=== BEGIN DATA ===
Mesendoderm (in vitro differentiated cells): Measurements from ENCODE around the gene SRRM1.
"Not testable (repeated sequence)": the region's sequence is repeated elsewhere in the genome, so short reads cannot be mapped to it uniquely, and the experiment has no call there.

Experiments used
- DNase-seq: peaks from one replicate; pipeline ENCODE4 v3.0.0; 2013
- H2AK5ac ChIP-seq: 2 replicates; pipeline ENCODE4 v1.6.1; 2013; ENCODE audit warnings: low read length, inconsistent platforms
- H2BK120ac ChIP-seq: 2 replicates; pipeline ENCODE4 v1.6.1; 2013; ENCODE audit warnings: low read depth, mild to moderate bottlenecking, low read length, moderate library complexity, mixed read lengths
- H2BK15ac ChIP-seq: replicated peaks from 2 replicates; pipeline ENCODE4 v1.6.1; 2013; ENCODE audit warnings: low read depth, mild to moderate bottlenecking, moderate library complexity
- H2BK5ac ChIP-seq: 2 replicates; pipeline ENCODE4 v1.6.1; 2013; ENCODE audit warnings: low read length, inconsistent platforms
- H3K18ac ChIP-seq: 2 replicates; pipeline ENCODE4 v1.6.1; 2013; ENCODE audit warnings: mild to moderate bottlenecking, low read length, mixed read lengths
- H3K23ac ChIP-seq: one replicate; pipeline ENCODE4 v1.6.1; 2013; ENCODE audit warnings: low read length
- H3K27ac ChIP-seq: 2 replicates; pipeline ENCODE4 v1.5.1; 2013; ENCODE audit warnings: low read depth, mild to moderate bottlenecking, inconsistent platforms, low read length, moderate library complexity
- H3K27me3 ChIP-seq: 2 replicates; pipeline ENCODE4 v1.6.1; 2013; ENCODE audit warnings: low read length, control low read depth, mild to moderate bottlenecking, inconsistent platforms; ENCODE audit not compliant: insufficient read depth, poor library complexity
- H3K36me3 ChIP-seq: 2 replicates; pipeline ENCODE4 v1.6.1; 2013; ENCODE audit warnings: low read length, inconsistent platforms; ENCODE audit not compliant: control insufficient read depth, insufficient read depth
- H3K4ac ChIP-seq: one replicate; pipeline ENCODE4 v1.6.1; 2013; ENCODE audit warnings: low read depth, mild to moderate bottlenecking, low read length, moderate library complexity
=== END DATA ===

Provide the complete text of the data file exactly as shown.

Mesendoderm (in vitro differentiated cells): Measurements from ENCODE around the gene SRRM1.
"Not testable (repeated sequence)": the region's sequence is repeated elsewhere in the genome, so short reads cannot be mapped to it uniquely, and the experiment has no call there.

Experiments used
- DNase-seq: peaks from one replicate; pipeline ENCODE4 v3.0.0; 2013
- H2AK5ac ChIP-seq: 2 replicates; pipeline ENCODE4 v1.6.1; 2013; ENCODE audit warnings: low read length, inconsistent platforms
- H2BK120ac ChIP-seq: 2 replicates; pipeline ENCODE4 v1.6.1; 2013; ENCODE audit warnings: low read depth, mild to moderate bottlenecking, low read length, moderate library complexity, mixed read lengths
- H2BK15ac ChIP-seq: replicated peaks from 2 replicates; pipeline ENCODE4 v1.6.1; 2013; ENCODE audit warnings: low read depth, mild to moderate bottlenecking, moderate library complexity
- H2BK5ac ChIP-seq: 2 replicates; pipeline ENCODE4 v1.6.1; 2013; ENCODE audit warnings: low read length, inconsistent platforms
- H3K18ac ChIP-seq: 2 replicates; pipeline ENCODE4 v1.6.1; 2013; ENCODE audit warnings: mild to moderate bottlenecking, low read length, mixed read lengths
- H3K23ac ChIP-seq: one replicate; pipeline ENCODE4 v1.6.1; 2013; ENCODE audit warnings: low read length
- H3K27ac ChIP-seq: 2 replicates; pipeline ENCODE4 v1.5.1; 2013; ENCODE audit warnings: low read depth, mild to moderate bottlenecking, inconsistent platforms, low read length, moderate library complexity
- H3K27me3 ChIP-seq: 2 replicates; pipeline ENCODE4 v1.6.1; 2013; ENCODE audit warnings: low read length, control low read depth, mild to moderate bottlenecking, inconsistent platforms; ENCODE audit not compliant: insufficient read depth, poor library complexity
- H3K36me3 ChIP-seq: 2 replicates; pipeline ENCODE4 v1.6.1; 2013; ENCODE audit warnings: low read length, inconsistent platforms; ENCODE audit not compliant: control insufficient read depth, insufficient read depth
- H3K4ac ChIP-seq: one replicate; pipeline ENCODE4 v1.6.1; 2013; ENCODE audit warnings: low read depth, mild to moderate bottlenecking, low read length, moderate library complexity